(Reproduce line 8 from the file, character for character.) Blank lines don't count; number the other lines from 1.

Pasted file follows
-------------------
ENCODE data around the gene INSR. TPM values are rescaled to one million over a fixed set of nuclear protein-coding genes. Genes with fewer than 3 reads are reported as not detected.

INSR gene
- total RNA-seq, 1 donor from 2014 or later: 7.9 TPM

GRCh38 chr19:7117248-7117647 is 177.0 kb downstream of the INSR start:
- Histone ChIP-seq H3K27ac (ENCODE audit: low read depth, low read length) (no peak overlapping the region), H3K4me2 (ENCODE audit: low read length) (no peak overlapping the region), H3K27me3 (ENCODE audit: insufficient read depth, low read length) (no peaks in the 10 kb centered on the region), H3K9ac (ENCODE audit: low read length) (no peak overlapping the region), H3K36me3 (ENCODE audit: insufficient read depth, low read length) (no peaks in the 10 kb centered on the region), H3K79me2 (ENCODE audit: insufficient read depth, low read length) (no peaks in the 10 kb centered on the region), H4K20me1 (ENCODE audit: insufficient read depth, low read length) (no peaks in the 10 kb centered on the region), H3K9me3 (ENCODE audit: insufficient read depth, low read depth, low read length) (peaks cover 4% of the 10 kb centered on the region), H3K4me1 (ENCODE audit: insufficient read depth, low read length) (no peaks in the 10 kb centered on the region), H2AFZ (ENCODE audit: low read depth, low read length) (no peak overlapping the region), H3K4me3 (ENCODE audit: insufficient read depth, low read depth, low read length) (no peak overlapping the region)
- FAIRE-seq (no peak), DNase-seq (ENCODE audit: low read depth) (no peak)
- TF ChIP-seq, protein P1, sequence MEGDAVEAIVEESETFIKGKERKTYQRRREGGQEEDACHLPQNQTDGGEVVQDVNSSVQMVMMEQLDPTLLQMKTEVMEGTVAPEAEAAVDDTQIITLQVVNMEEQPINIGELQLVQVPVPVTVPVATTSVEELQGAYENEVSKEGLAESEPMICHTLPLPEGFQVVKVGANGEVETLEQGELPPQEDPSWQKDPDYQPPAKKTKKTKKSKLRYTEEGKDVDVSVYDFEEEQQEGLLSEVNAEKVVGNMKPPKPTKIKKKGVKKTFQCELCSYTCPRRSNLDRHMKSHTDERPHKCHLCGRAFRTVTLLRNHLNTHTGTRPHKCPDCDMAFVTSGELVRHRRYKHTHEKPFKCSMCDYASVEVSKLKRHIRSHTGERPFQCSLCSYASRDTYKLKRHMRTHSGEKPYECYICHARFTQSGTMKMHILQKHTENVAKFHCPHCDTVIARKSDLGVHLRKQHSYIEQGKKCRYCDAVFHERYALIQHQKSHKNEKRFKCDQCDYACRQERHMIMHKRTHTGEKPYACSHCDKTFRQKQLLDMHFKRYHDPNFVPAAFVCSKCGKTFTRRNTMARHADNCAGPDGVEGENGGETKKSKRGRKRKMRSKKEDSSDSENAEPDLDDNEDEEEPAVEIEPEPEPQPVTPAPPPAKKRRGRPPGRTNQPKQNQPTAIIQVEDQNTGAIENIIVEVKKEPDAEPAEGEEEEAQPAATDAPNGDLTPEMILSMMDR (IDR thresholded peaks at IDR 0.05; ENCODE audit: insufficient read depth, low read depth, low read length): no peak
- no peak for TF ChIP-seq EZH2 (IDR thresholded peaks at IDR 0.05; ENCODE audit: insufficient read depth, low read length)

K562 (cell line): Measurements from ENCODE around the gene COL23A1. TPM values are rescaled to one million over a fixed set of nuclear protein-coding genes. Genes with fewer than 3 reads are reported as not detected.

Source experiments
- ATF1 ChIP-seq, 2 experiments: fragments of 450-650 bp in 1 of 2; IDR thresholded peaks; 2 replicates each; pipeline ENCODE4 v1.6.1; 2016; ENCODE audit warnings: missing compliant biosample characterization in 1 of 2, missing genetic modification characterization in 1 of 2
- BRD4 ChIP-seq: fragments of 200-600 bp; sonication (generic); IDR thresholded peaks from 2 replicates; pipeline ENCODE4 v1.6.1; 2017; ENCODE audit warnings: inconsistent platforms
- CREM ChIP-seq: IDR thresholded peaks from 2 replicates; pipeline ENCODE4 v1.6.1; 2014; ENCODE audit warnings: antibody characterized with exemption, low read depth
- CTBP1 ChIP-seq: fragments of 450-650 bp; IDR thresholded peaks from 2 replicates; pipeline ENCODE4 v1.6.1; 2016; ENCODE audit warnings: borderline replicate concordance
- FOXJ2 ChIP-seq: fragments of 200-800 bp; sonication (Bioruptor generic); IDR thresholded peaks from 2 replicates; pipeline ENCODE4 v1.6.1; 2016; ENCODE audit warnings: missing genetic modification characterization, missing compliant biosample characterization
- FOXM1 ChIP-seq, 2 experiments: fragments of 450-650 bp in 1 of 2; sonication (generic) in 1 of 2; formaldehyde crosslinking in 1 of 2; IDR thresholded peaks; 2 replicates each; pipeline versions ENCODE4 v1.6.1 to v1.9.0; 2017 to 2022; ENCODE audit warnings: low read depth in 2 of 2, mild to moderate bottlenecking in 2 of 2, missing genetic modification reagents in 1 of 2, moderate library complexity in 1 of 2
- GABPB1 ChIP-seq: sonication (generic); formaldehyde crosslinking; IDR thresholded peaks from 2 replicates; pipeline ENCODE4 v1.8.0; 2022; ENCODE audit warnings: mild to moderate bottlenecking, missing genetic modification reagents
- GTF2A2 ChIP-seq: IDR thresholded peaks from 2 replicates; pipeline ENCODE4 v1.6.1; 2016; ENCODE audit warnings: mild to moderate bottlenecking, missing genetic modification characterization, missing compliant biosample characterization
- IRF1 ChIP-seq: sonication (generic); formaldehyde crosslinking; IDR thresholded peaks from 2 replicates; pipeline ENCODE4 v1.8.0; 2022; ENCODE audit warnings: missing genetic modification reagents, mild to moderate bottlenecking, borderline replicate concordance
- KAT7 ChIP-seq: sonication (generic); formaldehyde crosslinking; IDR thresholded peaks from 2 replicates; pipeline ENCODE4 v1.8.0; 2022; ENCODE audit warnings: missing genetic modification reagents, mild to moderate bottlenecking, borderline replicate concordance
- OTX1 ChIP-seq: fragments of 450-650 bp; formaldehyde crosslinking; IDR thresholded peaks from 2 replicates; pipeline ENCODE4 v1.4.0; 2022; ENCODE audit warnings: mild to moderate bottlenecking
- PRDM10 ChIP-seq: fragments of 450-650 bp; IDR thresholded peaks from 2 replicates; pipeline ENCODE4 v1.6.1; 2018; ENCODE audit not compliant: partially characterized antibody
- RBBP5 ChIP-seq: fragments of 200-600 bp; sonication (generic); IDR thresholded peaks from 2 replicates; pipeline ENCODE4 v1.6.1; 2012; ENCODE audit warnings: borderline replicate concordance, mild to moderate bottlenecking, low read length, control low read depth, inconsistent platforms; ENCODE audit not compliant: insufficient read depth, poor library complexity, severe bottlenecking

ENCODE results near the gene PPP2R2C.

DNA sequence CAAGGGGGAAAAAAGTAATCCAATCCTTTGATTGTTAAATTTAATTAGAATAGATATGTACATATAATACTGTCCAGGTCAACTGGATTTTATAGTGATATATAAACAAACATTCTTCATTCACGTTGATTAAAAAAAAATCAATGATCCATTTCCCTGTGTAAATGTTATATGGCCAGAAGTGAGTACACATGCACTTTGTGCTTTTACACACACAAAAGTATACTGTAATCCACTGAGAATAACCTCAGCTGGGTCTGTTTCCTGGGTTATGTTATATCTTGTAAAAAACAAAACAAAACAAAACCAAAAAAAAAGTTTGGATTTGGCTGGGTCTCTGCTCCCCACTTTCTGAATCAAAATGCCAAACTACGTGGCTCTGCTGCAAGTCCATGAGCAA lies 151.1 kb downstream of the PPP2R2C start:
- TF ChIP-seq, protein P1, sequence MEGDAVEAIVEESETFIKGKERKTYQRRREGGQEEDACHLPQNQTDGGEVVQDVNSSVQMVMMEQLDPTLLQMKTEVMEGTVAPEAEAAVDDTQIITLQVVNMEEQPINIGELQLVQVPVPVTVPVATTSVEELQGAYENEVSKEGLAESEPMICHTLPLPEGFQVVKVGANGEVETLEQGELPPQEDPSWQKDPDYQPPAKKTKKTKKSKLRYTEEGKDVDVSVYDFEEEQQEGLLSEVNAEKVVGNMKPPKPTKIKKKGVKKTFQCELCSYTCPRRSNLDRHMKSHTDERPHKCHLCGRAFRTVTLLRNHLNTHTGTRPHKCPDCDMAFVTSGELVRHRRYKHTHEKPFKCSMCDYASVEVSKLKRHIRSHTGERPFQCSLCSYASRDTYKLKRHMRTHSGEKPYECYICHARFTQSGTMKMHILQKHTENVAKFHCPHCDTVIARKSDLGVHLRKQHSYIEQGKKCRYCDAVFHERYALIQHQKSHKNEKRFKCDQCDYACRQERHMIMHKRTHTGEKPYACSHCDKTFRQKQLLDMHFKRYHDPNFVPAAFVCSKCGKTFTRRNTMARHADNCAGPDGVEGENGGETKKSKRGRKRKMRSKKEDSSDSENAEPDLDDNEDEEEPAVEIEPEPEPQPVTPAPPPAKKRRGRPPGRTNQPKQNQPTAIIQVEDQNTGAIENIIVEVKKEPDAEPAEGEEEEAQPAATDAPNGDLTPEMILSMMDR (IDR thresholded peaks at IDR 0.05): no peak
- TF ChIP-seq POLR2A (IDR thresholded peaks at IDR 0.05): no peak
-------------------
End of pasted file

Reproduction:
- no peak for TF ChIP-seq EZH2 (IDR thresholded peaks at IDR 0.05; ENCODE audit: insufficient read depth, low read length)